26 March 2013 Using process monitor wafers to understand directed self-assembly defects
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Abstract
As directed self-assembly (DSA) has gained momentum over the past few years, questions about its application to high volume manufacturing have arisen. One of the major concerns is about the fundamental limits of defectivity that can be attained with the technology. If DSA applications demonstrate defectivity that rivals of traditional lithographic technologies, the pathway to the cost benefits of the technology creates a very compelling case for its large scale implementation. To address this critical question, our team at IMEC has established a process monitor flow to track the defectivity behaviors of an exemplary chemo-epitaxy application for printing line/space patterns. Through establishing this baseline, we have been able to understand both traditional lithographic defect sources in new materials as well as new classes of assembly defects associated with DSA technology. Moreover, we have explored new materials and processing to lower the level of the defectivity baseline. The robustness of the material sets and process is investigated as well. In this paper, we will report the understandings learned from the IMEC DSA process monitor flow.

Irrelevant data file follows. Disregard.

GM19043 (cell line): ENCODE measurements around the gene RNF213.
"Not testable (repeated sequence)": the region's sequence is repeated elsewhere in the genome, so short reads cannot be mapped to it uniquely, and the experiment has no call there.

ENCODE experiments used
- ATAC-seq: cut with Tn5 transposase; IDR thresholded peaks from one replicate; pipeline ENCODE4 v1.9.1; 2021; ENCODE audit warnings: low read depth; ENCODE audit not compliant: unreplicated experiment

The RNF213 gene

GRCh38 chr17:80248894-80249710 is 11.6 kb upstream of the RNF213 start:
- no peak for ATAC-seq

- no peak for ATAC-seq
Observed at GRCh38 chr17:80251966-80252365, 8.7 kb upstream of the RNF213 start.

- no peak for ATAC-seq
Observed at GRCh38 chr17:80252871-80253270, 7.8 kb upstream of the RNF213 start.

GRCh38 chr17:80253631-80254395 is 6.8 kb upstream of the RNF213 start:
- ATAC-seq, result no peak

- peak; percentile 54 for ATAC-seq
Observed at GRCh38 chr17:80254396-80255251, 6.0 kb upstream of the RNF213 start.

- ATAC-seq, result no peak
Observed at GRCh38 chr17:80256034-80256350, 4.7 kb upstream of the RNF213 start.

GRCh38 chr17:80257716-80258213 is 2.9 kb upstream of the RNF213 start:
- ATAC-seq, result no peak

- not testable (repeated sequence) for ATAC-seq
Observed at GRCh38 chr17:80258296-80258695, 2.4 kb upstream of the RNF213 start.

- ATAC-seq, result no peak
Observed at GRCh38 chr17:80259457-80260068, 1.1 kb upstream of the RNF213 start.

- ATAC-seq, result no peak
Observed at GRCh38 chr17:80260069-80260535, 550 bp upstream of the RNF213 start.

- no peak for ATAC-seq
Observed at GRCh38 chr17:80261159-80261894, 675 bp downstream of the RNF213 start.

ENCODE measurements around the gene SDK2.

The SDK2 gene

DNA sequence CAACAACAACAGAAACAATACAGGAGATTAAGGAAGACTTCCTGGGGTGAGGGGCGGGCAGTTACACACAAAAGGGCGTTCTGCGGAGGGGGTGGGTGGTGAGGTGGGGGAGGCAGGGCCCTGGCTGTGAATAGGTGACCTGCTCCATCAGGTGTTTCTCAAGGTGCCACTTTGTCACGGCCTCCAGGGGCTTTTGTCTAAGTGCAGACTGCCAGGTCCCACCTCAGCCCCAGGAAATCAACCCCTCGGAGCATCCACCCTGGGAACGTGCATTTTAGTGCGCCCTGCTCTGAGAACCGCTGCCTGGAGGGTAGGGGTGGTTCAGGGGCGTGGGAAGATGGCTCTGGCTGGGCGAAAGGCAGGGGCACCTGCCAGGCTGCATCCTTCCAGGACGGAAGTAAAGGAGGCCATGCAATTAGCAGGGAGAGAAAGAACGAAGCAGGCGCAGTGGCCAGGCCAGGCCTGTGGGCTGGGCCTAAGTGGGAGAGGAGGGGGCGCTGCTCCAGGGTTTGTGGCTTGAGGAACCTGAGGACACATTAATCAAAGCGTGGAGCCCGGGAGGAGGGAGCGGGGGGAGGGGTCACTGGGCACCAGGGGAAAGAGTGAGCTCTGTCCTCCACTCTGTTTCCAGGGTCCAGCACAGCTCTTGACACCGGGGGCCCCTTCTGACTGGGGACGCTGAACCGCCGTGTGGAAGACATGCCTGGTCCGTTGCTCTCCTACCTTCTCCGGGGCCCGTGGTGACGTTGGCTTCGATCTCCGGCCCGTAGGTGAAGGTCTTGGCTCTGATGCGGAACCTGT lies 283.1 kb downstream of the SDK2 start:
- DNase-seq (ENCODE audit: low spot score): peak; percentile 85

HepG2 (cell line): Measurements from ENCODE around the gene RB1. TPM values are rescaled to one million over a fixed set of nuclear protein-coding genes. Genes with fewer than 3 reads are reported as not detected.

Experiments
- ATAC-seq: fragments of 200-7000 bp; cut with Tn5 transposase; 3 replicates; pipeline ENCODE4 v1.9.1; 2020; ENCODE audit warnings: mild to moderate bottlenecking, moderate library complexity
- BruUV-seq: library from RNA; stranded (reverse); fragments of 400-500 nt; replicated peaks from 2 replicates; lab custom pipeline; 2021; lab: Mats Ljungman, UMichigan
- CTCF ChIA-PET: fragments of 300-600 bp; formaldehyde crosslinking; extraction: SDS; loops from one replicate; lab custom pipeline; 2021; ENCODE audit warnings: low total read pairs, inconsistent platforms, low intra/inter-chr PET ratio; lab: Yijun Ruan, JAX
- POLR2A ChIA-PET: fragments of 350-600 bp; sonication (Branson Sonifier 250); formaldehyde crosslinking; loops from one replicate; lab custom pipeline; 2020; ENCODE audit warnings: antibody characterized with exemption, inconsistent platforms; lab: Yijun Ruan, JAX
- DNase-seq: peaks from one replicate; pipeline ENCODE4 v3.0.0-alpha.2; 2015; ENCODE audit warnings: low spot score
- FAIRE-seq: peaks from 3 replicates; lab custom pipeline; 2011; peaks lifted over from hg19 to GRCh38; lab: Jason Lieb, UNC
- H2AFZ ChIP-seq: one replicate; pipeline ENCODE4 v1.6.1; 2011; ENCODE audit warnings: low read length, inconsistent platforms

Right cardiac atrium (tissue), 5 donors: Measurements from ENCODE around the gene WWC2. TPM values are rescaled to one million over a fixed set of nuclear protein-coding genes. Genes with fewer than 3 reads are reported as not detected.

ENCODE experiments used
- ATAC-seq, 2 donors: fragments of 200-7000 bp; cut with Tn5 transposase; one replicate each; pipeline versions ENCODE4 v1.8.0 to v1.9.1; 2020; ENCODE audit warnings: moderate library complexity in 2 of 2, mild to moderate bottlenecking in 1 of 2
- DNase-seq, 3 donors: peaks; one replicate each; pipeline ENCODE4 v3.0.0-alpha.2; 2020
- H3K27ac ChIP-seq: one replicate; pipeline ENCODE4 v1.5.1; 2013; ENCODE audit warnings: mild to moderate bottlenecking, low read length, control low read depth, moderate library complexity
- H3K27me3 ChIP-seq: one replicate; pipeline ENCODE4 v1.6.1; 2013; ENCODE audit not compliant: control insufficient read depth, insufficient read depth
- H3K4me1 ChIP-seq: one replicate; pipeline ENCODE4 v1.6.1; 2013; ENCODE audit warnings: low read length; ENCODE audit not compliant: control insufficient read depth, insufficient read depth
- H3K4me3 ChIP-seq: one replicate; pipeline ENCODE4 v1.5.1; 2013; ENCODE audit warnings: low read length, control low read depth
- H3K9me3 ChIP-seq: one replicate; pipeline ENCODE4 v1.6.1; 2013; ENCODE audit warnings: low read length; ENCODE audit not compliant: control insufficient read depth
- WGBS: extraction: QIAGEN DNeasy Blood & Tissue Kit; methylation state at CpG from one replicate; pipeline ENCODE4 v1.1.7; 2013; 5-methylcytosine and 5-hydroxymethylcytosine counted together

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Yi Cao, Yi Cao, YoungJun Her, YoungJun Her, Paulina Rincon Delgadillo, Paulina Rincon Delgadillo, Nadia Vandenbroeck, Nadia Vandenbroeck, Roel Gronheid, Roel Gronheid, Boon Teik Chan, Boon Teik Chan, Yukio Hashimoto, Yukio Hashimoto, Ainhoa Romo, Ainhoa Romo, Mark Somervell, Mark Somervell, Kathleen Nafus, Kathleen Nafus, Paul F. Nealey, Paul F. Nealey, } "Using process monitor wafers to understand directed self-assembly defects", Proc. SPIE 8680, Alternative Lithographic Technologies V, 86801S (26 March 2013); doi: 10.1117/12.2011658; https://doi.org/10.1117/12.2011658
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